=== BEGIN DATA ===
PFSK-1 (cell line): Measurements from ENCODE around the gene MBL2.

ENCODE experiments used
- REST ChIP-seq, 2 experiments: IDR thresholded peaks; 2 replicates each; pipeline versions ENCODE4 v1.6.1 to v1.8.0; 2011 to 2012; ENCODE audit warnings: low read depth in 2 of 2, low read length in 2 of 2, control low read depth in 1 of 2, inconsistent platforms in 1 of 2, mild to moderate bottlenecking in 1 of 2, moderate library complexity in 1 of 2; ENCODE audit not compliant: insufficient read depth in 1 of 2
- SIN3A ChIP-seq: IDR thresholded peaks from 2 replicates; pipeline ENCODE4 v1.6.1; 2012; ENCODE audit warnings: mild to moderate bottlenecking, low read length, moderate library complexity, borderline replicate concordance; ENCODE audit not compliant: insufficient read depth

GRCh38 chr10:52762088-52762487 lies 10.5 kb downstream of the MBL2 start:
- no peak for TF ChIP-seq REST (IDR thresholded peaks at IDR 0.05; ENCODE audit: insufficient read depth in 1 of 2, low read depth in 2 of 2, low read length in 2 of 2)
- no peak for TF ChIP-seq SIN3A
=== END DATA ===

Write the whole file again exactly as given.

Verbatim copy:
PFSK-1 (cell line): Measurements from ENCODE around the gene MBL2.

ENCODE experiments used
- REST ChIP-seq, 2 experiments: IDR thresholded peaks; 2 replicates each; pipeline versions ENCODE4 v1.6.1 to v1.8.0; 2011 to 2012; ENCODE audit warnings: low read depth in 2 of 2, low read length in 2 of 2, control low read depth in 1 of 2, inconsistent platforms in 1 of 2, mild to moderate bottlenecking in 1 of 2, moderate library complexity in 1 of 2; ENCODE audit not compliant: insufficient read depth in 1 of 2
- SIN3A ChIP-seq: IDR thresholded peaks from 2 replicates; pipeline ENCODE4 v1.6.1; 2012; ENCODE audit warnings: mild to moderate bottlenecking, low read length, moderate library complexity, borderline replicate concordance; ENCODE audit not compliant: insufficient read depth

GRCh38 chr10:52762088-52762487 lies 10.5 kb downstream of the MBL2 start:
- no peak for TF ChIP-seq REST (IDR thresholded peaks at IDR 0.05; ENCODE audit: insufficient read depth in 1 of 2, low read depth in 2 of 2, low read length in 2 of 2)
- no peak for TF ChIP-seq SIN3A